Vaughan Oliver, designer of iconic album covers for 4AD Records, dies at 62
To those coming of age in the 1980s and ‘90s, album cover designer Vaughan Oliver created not only the look of the influential British record label 4AD, but conjured an imaginary realm that would influence generations of artists, graphic designers and pretty much anyone with an eye on image.
Oliver, whose death was announced Sunday, crafted abstract, Dada-esque record covers for dozens of bands including the Pixies, Cocteau Twins, Modern English, the Breeders and His Name is Alive. In the process, his aesthetic became a visual touchstone and helped drive listeners to ponder the ways in which sound could influence image and vice versa.
“A record sleeve is not something you simply put on a record to stop it rolling off the shelf,” he told one interviewer.
The designer’s death, at age 62, was confirmed by 4AD, which released a note that read, in part: “Without Vaughan, 4AD would not be 4AD, and it’s no understatement to say that his style also helped to shape graphic design in the late 20th century.”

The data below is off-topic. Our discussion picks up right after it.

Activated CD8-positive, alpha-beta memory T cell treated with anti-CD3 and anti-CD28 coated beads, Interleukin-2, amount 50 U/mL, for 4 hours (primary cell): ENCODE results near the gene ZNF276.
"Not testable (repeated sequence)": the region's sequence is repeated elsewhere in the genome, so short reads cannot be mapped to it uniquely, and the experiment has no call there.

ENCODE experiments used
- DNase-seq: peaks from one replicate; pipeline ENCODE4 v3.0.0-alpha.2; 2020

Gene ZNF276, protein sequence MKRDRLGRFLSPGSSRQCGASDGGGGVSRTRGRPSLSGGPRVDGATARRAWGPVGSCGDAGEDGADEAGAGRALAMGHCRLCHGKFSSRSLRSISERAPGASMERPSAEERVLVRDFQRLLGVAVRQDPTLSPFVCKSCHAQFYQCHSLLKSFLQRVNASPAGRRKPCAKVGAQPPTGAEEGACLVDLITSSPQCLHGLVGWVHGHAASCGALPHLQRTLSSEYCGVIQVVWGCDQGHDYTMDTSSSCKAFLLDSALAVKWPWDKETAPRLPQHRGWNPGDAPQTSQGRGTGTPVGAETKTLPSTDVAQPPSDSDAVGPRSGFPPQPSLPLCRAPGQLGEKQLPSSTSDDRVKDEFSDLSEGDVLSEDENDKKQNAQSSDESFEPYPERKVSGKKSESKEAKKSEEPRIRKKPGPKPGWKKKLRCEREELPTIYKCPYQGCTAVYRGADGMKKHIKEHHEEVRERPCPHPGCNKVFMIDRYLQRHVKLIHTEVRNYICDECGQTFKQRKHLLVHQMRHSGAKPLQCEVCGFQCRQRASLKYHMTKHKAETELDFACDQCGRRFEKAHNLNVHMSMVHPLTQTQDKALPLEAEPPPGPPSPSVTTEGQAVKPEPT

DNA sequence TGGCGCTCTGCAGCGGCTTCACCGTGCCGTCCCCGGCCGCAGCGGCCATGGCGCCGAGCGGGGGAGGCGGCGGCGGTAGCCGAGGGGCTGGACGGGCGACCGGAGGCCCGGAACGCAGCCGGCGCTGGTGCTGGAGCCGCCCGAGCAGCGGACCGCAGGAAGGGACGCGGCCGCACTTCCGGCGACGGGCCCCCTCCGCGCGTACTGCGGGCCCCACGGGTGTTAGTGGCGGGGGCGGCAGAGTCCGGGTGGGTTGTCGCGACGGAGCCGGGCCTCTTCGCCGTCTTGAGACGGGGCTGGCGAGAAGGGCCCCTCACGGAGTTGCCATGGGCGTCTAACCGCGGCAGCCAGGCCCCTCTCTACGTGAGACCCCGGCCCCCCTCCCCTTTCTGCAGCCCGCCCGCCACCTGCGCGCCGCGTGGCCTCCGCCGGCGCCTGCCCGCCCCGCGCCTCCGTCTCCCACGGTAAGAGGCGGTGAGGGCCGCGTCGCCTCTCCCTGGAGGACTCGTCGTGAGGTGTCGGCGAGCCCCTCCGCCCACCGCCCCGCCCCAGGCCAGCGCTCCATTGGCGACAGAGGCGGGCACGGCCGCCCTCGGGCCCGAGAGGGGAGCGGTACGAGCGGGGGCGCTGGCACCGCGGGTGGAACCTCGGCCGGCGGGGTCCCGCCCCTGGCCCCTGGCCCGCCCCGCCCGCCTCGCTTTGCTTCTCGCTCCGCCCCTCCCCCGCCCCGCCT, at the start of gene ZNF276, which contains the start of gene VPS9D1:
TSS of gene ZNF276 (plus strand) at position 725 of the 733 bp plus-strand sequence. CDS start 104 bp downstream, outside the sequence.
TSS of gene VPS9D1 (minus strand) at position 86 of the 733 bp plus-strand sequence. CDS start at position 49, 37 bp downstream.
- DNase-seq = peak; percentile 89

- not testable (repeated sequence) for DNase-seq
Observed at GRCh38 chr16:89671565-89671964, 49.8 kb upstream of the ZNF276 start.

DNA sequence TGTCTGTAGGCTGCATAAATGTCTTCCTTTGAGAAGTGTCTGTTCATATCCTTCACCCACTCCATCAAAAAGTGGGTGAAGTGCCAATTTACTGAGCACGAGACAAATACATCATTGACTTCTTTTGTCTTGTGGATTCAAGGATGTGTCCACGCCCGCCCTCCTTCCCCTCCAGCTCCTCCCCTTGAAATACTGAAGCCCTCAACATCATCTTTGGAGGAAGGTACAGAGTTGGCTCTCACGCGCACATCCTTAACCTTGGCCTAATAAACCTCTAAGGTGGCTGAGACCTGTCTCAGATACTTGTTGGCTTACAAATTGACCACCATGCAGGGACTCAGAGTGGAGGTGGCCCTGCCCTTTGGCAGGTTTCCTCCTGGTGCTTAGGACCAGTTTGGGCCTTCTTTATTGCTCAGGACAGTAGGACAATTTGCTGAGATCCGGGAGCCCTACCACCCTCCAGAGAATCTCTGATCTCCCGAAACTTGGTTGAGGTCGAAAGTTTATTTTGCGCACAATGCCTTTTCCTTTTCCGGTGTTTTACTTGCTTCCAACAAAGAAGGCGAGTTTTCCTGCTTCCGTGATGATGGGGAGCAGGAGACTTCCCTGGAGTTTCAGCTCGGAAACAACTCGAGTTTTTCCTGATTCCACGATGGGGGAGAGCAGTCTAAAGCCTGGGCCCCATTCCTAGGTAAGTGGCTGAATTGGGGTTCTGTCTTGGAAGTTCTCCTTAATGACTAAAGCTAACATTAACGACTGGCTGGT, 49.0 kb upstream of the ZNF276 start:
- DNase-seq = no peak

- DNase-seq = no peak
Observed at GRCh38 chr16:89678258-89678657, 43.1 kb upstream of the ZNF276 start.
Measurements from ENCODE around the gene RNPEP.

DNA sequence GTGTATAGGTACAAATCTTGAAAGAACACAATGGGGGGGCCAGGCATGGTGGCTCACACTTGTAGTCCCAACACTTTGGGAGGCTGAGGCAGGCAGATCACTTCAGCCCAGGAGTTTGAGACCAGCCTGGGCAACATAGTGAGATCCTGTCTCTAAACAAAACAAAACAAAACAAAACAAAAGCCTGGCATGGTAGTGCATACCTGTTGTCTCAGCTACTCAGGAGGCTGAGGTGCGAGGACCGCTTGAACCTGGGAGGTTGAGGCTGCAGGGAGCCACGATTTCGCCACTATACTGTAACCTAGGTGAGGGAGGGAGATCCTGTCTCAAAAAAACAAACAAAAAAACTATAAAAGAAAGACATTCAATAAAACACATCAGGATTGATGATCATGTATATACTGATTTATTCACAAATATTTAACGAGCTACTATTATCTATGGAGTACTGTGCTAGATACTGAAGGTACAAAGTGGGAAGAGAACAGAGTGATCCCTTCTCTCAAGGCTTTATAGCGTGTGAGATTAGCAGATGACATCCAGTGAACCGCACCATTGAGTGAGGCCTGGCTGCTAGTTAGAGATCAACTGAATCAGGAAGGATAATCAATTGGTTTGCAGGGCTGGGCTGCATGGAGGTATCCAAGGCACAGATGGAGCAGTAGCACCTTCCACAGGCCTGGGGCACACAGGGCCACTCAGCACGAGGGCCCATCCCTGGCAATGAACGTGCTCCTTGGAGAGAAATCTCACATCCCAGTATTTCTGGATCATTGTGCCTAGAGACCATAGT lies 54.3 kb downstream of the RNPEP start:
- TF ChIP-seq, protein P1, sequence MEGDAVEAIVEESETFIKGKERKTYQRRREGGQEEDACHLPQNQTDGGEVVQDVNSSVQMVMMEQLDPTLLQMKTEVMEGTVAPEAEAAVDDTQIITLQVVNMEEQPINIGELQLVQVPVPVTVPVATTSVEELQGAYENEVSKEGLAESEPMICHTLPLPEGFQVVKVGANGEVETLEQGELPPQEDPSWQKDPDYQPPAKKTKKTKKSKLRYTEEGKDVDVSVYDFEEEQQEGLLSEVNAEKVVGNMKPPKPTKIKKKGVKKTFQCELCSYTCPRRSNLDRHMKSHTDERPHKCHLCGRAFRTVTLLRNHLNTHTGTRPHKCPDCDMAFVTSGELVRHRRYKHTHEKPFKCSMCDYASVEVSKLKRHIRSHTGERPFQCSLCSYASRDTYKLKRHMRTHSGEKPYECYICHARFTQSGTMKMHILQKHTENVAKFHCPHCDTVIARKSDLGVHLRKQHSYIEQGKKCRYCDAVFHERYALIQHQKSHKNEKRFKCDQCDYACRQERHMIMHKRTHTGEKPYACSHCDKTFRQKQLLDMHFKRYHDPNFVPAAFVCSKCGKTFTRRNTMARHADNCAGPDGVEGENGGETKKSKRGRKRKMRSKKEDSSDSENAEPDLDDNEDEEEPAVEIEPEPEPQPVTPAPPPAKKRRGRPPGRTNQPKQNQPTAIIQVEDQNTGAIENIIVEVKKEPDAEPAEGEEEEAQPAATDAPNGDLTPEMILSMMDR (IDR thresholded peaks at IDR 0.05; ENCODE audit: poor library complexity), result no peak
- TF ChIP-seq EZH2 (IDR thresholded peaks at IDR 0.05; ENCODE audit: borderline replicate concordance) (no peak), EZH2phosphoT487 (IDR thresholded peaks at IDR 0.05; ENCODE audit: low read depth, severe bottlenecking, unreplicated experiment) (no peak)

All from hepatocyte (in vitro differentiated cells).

No cause of death was given.
“Vaughan Oliver taught me to appreciate quality. He taught me how to look at the physical world,” wrote Ivo Watts-Russell, who founded 4AD in London in 1980, in a statement.
Calling Oliver “a force of nature,” Watts-Russell added: “It is rare to think of someone in one’s life and know that with absolute certainty that the course of both our lives were irrevocably changed for the better as a result. The results, the fruit, is available for all to see … in pictures at least.”